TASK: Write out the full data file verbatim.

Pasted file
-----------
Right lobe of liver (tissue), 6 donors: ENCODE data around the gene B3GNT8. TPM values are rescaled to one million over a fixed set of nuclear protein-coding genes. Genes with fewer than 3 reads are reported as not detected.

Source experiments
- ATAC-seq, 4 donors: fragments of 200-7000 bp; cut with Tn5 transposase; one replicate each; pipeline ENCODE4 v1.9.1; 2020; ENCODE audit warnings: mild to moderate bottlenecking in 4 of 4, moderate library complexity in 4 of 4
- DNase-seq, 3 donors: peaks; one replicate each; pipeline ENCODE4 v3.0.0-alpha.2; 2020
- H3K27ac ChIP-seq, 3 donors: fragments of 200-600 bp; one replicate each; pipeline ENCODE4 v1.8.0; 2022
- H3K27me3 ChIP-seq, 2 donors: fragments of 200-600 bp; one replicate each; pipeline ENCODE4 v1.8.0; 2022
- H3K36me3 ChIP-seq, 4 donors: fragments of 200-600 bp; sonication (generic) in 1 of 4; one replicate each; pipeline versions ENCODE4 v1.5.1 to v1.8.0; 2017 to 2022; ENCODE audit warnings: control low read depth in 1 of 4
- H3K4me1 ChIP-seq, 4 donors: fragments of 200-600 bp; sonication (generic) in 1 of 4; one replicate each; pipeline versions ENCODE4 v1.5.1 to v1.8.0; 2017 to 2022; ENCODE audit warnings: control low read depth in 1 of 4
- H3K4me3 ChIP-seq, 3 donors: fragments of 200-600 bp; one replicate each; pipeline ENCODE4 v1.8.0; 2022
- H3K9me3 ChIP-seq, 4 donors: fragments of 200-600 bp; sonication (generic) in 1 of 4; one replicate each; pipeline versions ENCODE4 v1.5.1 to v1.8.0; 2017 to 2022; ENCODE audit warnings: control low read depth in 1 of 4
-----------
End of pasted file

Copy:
Right lobe of liver (tissue), 6 donors: ENCODE data around the gene B3GNT8. TPM values are rescaled to one million over a fixed set of nuclear protein-coding genes. Genes with fewer than 3 reads are reported as not detected.

Source experiments
- ATAC-seq, 4 donors: fragments of 200-7000 bp; cut with Tn5 transposase; one replicate each; pipeline ENCODE4 v1.9.1; 2020; ENCODE audit warnings: mild to moderate bottlenecking in 4 of 4, moderate library complexity in 4 of 4
- DNase-seq, 3 donors: peaks; one replicate each; pipeline ENCODE4 v3.0.0-alpha.2; 2020
- H3K27ac ChIP-seq, 3 donors: fragments of 200-600 bp; one replicate each; pipeline ENCODE4 v1.8.0; 2022
- H3K27me3 ChIP-seq, 2 donors: fragments of 200-600 bp; one replicate each; pipeline ENCODE4 v1.8.0; 2022
- H3K36me3 ChIP-seq, 4 donors: fragments of 200-600 bp; sonication (generic) in 1 of 4; one replicate each; pipeline versions ENCODE4 v1.5.1 to v1.8.0; 2017 to 2022; ENCODE audit warnings: control low read depth in 1 of 4
- H3K4me1 ChIP-seq, 4 donors: fragments of 200-600 bp; sonication (generic) in 1 of 4; one replicate each; pipeline versions ENCODE4 v1.5.1 to v1.8.0; 2017 to 2022; ENCODE audit warnings: control low read depth in 1 of 4
- H3K4me3 ChIP-seq, 3 donors: fragments of 200-600 bp; one replicate each; pipeline ENCODE4 v1.8.0; 2022
- H3K9me3 ChIP-seq, 4 donors: fragments of 200-600 bp; sonication (generic) in 1 of 4; one replicate each; pipeline versions ENCODE4 v1.5.1 to v1.8.0; 2017 to 2022; ENCODE audit warnings: control low read depth in 1 of 4